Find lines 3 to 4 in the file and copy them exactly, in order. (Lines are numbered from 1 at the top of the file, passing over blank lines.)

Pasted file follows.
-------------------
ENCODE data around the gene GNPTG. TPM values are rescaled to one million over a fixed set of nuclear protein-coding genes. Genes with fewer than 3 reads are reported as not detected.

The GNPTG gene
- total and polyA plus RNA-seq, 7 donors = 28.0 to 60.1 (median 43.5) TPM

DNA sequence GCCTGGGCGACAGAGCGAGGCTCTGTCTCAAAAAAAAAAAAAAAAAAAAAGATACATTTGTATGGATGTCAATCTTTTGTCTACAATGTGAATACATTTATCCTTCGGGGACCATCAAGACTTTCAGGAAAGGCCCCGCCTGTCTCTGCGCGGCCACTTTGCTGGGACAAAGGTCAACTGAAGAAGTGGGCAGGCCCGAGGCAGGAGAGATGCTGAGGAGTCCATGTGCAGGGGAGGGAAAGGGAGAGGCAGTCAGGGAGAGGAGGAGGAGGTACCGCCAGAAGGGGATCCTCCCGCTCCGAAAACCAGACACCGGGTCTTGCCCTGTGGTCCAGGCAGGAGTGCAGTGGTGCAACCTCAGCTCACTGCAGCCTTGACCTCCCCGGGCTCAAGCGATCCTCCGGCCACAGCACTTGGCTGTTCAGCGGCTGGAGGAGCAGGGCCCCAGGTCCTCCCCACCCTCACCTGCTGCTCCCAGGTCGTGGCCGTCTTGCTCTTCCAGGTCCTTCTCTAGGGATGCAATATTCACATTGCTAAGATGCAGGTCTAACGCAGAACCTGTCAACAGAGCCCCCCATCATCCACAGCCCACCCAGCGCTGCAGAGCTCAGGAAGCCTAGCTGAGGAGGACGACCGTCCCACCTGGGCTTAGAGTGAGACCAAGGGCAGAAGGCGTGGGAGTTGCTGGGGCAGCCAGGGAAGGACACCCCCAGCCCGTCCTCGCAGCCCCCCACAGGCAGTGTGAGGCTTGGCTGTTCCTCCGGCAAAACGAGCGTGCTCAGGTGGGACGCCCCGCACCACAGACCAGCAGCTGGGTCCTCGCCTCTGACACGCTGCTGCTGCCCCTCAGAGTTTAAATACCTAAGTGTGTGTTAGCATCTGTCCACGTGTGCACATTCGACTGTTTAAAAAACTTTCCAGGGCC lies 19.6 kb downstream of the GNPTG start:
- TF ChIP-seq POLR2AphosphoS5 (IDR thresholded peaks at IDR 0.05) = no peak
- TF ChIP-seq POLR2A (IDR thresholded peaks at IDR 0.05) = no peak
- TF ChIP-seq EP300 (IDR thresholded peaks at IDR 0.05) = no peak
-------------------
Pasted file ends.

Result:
- total and polyA plus RNA-seq, 7 donors = 28.0 to 60.1 (median 43.5) TPM

DNA sequence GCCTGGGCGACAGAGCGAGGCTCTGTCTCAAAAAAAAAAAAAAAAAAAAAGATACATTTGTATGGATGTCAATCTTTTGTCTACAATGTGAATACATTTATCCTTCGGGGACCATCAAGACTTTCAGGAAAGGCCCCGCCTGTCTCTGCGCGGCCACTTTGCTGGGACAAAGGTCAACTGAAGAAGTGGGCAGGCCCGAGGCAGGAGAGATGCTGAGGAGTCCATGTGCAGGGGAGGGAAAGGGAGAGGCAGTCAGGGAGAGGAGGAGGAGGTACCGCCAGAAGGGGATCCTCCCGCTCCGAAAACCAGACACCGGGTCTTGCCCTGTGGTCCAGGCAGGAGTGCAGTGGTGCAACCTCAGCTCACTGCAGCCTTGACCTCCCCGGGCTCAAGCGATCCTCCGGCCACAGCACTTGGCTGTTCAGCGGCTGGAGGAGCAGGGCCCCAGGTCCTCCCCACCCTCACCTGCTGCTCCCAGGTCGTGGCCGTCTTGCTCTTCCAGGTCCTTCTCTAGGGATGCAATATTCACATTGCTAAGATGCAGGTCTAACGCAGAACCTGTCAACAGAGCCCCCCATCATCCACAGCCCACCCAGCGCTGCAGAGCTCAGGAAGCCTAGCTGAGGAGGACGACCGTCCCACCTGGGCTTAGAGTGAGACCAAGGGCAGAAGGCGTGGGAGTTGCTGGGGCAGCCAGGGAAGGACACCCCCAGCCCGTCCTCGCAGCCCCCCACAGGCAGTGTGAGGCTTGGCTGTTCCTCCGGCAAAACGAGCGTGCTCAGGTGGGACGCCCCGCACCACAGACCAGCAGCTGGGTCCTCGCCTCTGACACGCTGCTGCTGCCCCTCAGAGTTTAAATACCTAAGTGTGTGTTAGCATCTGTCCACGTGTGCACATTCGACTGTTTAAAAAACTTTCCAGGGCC lies 19.6 kb downstream of the GNPTG start: